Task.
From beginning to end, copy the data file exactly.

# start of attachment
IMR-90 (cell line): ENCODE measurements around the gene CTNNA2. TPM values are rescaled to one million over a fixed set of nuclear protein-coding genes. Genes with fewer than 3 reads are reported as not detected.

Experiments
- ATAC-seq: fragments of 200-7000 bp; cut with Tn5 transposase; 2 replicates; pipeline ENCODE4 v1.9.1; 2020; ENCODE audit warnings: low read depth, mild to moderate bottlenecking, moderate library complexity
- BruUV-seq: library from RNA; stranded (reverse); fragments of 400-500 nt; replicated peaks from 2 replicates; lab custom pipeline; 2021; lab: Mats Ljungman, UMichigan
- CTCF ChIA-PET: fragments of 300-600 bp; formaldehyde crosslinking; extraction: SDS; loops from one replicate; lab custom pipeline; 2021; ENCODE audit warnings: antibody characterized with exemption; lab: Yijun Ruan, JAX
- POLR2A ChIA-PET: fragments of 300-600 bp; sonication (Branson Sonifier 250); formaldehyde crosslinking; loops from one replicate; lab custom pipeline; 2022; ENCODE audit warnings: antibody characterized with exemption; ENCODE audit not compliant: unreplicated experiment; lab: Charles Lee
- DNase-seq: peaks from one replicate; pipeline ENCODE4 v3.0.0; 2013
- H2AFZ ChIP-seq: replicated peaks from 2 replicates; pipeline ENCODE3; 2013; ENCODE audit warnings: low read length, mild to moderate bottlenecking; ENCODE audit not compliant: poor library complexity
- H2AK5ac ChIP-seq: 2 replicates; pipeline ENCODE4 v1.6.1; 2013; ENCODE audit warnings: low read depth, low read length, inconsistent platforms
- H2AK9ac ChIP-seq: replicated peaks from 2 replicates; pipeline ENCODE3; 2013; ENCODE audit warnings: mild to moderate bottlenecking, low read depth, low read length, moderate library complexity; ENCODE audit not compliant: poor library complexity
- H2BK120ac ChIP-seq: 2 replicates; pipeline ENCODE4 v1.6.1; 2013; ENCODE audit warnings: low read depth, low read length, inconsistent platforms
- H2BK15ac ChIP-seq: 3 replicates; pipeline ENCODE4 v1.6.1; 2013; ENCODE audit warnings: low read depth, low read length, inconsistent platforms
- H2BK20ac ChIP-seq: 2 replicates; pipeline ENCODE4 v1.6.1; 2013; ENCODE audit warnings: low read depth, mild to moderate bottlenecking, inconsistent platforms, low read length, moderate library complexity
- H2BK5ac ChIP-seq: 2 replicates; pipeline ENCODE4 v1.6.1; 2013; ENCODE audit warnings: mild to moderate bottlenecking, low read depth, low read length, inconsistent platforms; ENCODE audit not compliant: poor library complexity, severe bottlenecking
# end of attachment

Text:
IMR-90 (cell line): ENCODE measurements around the gene CTNNA2. TPM values are rescaled to one million over a fixed set of nuclear protein-coding genes. Genes with fewer than 3 reads are reported as not detected.

Experiments
- ATAC-seq: fragments of 200-7000 bp; cut with Tn5 transposase; 2 replicates; pipeline ENCODE4 v1.9.1; 2020; ENCODE audit warnings: low read depth, mild to moderate bottlenecking, moderate library complexity
- BruUV-seq: library from RNA; stranded (reverse); fragments of 400-500 nt; replicated peaks from 2 replicates; lab custom pipeline; 2021; lab: Mats Ljungman, UMichigan
- CTCF ChIA-PET: fragments of 300-600 bp; formaldehyde crosslinking; extraction: SDS; loops from one replicate; lab custom pipeline; 2021; ENCODE audit warnings: antibody characterized with exemption; lab: Yijun Ruan, JAX
- POLR2A ChIA-PET: fragments of 300-600 bp; sonication (Branson Sonifier 250); formaldehyde crosslinking; loops from one replicate; lab custom pipeline; 2022; ENCODE audit warnings: antibody characterized with exemption; ENCODE audit not compliant: unreplicated experiment; lab: Charles Lee
- DNase-seq: peaks from one replicate; pipeline ENCODE4 v3.0.0; 2013
- H2AFZ ChIP-seq: replicated peaks from 2 replicates; pipeline ENCODE3; 2013; ENCODE audit warnings: low read length, mild to moderate bottlenecking; ENCODE audit not compliant: poor library complexity
- H2AK5ac ChIP-seq: 2 replicates; pipeline ENCODE4 v1.6.1; 2013; ENCODE audit warnings: low read depth, low read length, inconsistent platforms
- H2AK9ac ChIP-seq: replicated peaks from 2 replicates; pipeline ENCODE3; 2013; ENCODE audit warnings: mild to moderate bottlenecking, low read depth, low read length, moderate library complexity; ENCODE audit not compliant: poor library complexity
- H2BK120ac ChIP-seq: 2 replicates; pipeline ENCODE4 v1.6.1; 2013; ENCODE audit warnings: low read depth, low read length, inconsistent platforms
- H2BK15ac ChIP-seq: 3 replicates; pipeline ENCODE4 v1.6.1; 2013; ENCODE audit warnings: low read depth, low read length, inconsistent platforms
- H2BK20ac ChIP-seq: 2 replicates; pipeline ENCODE4 v1.6.1; 2013; ENCODE audit warnings: low read depth, mild to moderate bottlenecking, inconsistent platforms, low read length, moderate library complexity
- H2BK5ac ChIP-seq: 2 replicates; pipeline ENCODE4 v1.6.1; 2013; ENCODE audit warnings: mild to moderate bottlenecking, low read depth, low read length, inconsistent platforms; ENCODE audit not compliant: poor library complexity, severe bottlenecking